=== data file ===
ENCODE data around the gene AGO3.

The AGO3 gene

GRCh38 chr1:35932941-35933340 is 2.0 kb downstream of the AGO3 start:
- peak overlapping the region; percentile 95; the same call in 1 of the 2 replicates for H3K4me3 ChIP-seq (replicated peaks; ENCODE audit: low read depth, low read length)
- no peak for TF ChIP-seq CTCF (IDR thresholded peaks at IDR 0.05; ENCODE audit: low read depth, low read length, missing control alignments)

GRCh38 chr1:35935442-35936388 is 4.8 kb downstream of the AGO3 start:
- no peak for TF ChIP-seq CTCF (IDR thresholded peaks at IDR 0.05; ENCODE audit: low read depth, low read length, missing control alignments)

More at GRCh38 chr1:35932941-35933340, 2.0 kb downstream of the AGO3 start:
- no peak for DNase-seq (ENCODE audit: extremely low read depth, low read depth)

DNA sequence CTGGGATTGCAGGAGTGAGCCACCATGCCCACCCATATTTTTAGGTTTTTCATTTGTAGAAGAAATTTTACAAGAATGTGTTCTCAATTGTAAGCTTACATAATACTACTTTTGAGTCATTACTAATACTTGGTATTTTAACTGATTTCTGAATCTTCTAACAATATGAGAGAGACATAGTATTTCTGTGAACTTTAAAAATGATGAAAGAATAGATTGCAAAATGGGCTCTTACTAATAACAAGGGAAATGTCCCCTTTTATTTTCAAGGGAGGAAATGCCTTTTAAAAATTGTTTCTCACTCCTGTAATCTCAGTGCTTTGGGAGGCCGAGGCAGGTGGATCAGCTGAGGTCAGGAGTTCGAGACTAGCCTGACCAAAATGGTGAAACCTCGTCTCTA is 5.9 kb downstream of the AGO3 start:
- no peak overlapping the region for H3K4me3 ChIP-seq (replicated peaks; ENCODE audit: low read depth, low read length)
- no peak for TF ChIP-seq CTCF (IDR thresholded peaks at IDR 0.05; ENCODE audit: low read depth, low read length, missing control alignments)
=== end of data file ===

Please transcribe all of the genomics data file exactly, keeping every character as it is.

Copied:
ENCODE data around the gene AGO3.

The AGO3 gene

GRCh38 chr1:35932941-35933340 is 2.0 kb downstream of the AGO3 start:
- peak overlapping the region; percentile 95; the same call in 1 of the 2 replicates for H3K4me3 ChIP-seq (replicated peaks; ENCODE audit: low read depth, low read length)
- no peak for TF ChIP-seq CTCF (IDR thresholded peaks at IDR 0.05; ENCODE audit: low read depth, low read length, missing control alignments)

GRCh38 chr1:35935442-35936388 is 4.8 kb downstream of the AGO3 start:
- no peak for TF ChIP-seq CTCF (IDR thresholded peaks at IDR 0.05; ENCODE audit: low read depth, low read length, missing control alignments)

More at GRCh38 chr1:35932941-35933340, 2.0 kb downstream of the AGO3 start:
- no peak for DNase-seq (ENCODE audit: extremely low read depth, low read depth)

DNA sequence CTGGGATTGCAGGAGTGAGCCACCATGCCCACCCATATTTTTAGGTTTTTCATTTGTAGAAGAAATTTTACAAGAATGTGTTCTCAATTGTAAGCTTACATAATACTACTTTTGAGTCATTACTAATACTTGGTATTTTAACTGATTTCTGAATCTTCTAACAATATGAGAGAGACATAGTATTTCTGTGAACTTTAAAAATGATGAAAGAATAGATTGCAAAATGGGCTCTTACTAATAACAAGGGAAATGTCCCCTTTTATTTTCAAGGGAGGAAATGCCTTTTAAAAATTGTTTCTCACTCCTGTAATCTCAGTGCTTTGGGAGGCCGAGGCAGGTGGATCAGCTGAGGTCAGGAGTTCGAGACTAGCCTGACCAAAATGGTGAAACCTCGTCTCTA is 5.9 kb downstream of the AGO3 start:
- no peak overlapping the region for H3K4me3 ChIP-seq (replicated peaks; ENCODE audit: low read depth, low read length)
- no peak for TF ChIP-seq CTCF (IDR thresholded peaks at IDR 0.05; ENCODE audit: low read depth, low read length, missing control alignments)